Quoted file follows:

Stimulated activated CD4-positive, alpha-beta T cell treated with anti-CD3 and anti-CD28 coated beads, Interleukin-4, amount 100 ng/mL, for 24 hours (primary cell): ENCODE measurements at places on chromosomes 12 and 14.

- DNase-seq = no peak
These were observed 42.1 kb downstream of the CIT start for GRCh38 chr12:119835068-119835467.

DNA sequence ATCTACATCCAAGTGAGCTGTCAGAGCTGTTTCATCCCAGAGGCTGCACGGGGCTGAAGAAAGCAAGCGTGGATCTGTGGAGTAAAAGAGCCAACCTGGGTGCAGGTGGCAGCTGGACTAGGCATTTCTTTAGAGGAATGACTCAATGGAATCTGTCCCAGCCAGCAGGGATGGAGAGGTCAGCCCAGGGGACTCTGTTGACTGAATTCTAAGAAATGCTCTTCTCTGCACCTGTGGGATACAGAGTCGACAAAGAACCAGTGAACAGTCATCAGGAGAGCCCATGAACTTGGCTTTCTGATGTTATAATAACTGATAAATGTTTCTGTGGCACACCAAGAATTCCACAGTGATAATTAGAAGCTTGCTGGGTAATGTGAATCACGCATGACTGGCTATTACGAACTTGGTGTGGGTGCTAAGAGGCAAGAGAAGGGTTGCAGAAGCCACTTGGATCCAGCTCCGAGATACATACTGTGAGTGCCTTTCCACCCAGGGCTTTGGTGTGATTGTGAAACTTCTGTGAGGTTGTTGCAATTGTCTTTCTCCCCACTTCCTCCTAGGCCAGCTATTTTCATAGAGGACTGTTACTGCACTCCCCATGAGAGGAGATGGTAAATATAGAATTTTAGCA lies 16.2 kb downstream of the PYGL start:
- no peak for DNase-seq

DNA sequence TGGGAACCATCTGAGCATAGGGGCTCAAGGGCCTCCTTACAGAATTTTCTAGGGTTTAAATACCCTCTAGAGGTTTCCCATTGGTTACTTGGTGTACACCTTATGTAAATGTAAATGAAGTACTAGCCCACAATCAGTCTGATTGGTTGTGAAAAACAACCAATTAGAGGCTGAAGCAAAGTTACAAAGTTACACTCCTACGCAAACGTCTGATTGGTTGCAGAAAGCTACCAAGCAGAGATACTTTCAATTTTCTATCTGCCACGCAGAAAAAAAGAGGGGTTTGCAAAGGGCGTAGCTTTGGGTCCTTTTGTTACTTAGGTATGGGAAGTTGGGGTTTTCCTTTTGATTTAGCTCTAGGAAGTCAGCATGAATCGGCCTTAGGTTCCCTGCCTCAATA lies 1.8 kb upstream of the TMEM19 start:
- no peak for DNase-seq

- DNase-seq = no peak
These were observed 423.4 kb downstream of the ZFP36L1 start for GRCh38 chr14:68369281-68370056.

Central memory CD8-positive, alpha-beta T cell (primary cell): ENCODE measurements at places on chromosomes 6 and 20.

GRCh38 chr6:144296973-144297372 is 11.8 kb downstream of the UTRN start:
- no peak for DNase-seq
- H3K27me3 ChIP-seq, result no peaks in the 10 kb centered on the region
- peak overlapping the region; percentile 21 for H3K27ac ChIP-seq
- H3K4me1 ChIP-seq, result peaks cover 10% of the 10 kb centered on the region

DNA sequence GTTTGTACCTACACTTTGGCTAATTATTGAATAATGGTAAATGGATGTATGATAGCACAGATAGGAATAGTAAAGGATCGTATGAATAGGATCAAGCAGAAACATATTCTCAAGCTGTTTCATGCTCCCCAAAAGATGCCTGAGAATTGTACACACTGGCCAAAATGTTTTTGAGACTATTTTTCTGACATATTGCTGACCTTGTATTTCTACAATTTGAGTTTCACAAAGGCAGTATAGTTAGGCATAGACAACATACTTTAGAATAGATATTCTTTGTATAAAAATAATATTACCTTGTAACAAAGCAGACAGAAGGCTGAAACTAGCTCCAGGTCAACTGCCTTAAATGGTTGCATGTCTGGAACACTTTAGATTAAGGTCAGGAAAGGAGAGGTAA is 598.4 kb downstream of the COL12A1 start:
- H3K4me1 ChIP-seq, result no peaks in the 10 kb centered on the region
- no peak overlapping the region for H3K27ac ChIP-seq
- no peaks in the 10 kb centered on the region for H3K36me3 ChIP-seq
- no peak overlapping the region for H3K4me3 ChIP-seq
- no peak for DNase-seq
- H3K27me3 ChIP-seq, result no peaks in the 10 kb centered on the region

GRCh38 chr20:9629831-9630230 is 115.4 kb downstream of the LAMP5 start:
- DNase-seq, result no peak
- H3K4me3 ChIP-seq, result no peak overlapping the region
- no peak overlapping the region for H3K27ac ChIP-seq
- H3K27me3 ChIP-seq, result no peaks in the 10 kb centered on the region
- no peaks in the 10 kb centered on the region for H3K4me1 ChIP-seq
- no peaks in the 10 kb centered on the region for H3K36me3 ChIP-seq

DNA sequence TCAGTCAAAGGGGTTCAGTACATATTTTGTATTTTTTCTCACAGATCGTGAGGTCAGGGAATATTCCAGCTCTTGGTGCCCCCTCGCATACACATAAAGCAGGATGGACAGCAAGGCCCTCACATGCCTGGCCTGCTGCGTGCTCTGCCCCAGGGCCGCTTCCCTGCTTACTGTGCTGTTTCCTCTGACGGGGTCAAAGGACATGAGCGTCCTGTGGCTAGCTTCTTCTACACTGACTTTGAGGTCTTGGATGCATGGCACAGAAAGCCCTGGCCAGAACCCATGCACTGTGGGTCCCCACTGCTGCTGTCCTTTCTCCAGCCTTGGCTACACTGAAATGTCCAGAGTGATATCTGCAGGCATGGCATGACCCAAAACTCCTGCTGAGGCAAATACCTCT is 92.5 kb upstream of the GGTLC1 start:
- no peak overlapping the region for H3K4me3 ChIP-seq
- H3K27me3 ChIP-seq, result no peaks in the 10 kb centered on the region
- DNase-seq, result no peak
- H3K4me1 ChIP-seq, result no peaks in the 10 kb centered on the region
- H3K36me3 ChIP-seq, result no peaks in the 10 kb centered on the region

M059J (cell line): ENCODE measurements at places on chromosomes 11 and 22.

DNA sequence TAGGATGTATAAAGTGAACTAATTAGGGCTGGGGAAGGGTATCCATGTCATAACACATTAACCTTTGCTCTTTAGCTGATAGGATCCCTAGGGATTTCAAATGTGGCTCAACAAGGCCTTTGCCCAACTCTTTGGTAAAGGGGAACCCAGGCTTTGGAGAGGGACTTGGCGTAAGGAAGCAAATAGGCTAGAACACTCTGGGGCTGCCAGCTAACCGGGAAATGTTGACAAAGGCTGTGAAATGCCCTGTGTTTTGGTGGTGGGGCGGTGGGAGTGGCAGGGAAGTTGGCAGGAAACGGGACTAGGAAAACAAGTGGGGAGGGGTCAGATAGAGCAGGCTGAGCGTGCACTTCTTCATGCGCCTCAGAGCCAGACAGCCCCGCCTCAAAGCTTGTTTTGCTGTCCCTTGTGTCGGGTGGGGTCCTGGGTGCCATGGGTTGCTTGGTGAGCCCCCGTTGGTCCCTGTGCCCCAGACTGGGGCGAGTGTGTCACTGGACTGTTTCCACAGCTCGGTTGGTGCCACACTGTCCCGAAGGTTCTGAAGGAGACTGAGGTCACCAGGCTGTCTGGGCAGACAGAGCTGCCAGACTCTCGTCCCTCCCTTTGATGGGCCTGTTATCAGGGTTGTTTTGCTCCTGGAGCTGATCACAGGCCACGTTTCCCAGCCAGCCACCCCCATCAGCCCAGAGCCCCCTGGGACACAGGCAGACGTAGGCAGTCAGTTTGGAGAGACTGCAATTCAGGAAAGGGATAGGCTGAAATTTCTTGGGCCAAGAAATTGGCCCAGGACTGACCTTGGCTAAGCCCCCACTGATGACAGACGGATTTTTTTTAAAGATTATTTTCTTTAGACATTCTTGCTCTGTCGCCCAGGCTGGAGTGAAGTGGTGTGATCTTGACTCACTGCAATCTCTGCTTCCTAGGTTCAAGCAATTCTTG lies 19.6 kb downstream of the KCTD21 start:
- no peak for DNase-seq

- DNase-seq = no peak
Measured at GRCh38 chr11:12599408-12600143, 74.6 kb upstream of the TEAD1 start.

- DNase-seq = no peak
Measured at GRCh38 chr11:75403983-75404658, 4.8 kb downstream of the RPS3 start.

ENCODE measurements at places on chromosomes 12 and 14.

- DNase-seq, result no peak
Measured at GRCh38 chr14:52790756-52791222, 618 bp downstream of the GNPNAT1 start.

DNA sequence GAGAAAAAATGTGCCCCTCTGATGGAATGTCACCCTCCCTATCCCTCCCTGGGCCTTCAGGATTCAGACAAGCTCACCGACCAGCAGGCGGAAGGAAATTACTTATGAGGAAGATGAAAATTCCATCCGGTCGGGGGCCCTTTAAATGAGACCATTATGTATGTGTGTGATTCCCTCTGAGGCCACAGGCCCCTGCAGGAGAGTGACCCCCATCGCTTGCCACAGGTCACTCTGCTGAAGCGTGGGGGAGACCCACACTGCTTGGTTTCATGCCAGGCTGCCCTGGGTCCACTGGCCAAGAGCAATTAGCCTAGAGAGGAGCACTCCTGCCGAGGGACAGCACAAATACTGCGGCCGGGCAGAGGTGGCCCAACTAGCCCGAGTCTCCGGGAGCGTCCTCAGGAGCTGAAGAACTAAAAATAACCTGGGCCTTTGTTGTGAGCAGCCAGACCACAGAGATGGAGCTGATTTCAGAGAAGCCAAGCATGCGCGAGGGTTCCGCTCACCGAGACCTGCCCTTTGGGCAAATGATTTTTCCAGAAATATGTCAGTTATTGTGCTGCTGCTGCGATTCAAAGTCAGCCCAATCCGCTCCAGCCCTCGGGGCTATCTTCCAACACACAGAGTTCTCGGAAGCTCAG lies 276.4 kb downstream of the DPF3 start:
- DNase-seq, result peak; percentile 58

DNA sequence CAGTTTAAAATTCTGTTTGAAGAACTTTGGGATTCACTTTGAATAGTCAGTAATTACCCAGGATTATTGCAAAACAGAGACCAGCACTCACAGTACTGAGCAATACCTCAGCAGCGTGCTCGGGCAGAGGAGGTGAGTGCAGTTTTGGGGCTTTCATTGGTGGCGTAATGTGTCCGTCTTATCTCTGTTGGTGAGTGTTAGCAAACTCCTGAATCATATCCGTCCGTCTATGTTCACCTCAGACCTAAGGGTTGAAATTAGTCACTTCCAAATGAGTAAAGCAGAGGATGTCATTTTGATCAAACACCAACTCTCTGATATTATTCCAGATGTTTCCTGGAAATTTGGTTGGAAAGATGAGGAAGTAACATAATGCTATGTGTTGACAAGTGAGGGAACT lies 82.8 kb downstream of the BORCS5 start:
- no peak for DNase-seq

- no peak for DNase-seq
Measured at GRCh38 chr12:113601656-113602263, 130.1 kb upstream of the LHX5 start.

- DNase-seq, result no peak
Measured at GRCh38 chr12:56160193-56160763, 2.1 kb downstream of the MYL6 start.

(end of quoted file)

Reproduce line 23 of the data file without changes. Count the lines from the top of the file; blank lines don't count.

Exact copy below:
GRCh38 chr20:9629831-9630230 is 115.4 kb downstream of the LAMP5 start: